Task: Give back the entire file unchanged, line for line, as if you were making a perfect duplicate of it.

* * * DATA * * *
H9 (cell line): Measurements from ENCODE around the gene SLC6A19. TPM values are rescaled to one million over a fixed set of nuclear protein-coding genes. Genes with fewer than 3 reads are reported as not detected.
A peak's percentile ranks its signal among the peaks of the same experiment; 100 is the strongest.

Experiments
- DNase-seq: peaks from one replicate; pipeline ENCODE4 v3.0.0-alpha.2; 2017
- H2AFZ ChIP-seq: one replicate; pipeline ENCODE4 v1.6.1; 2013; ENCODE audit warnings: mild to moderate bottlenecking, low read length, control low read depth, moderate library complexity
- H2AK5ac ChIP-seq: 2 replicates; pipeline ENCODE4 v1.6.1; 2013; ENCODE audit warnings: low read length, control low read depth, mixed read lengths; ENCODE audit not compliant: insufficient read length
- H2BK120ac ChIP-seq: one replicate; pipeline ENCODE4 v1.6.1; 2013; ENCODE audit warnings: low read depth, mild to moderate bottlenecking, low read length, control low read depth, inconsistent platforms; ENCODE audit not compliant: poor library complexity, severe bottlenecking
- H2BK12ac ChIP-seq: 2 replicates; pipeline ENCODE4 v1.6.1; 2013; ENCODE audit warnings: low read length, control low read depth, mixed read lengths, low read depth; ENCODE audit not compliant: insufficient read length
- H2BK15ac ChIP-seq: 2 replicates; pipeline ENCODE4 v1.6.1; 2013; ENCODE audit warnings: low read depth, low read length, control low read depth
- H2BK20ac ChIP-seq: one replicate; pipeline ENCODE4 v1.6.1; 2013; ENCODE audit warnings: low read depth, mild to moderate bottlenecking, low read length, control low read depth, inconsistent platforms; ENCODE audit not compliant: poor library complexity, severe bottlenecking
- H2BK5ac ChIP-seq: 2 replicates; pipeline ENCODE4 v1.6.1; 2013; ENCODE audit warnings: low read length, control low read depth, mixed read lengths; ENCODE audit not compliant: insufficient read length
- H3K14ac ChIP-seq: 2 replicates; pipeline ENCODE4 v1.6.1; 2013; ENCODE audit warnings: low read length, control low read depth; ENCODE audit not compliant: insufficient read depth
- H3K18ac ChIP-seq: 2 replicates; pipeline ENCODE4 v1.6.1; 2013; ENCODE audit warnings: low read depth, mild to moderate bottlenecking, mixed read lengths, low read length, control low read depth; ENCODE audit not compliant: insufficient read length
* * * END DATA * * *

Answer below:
H9 (cell line): Measurements from ENCODE around the gene SLC6A19. TPM values are rescaled to one million over a fixed set of nuclear protein-coding genes. Genes with fewer than 3 reads are reported as not detected.
A peak's percentile ranks its signal among the peaks of the same experiment; 100 is the strongest.

Experiments
- DNase-seq: peaks from one replicate; pipeline ENCODE4 v3.0.0-alpha.2; 2017
- H2AFZ ChIP-seq: one replicate; pipeline ENCODE4 v1.6.1; 2013; ENCODE audit warnings: mild to moderate bottlenecking, low read length, control low read depth, moderate library complexity
- H2AK5ac ChIP-seq: 2 replicates; pipeline ENCODE4 v1.6.1; 2013; ENCODE audit warnings: low read length, control low read depth, mixed read lengths; ENCODE audit not compliant: insufficient read length
- H2BK120ac ChIP-seq: one replicate; pipeline ENCODE4 v1.6.1; 2013; ENCODE audit warnings: low read depth, mild to moderate bottlenecking, low read length, control low read depth, inconsistent platforms; ENCODE audit not compliant: poor library complexity, severe bottlenecking
- H2BK12ac ChIP-seq: 2 replicates; pipeline ENCODE4 v1.6.1; 2013; ENCODE audit warnings: low read length, control low read depth, mixed read lengths, low read depth; ENCODE audit not compliant: insufficient read length
- H2BK15ac ChIP-seq: 2 replicates; pipeline ENCODE4 v1.6.1; 2013; ENCODE audit warnings: low read depth, low read length, control low read depth
- H2BK20ac ChIP-seq: one replicate; pipeline ENCODE4 v1.6.1; 2013; ENCODE audit warnings: low read depth, mild to moderate bottlenecking, low read length, control low read depth, inconsistent platforms; ENCODE audit not compliant: poor library complexity, severe bottlenecking
- H2BK5ac ChIP-seq: 2 replicates; pipeline ENCODE4 v1.6.1; 2013; ENCODE audit warnings: low read length, control low read depth, mixed read lengths; ENCODE audit not compliant: insufficient read length
- H3K14ac ChIP-seq: 2 replicates; pipeline ENCODE4 v1.6.1; 2013; ENCODE audit warnings: low read length, control low read depth; ENCODE audit not compliant: insufficient read depth
- H3K18ac ChIP-seq: 2 replicates; pipeline ENCODE4 v1.6.1; 2013; ENCODE audit warnings: low read depth, mild to moderate bottlenecking, mixed read lengths, low read length, control low read depth; ENCODE audit not compliant: insufficient read length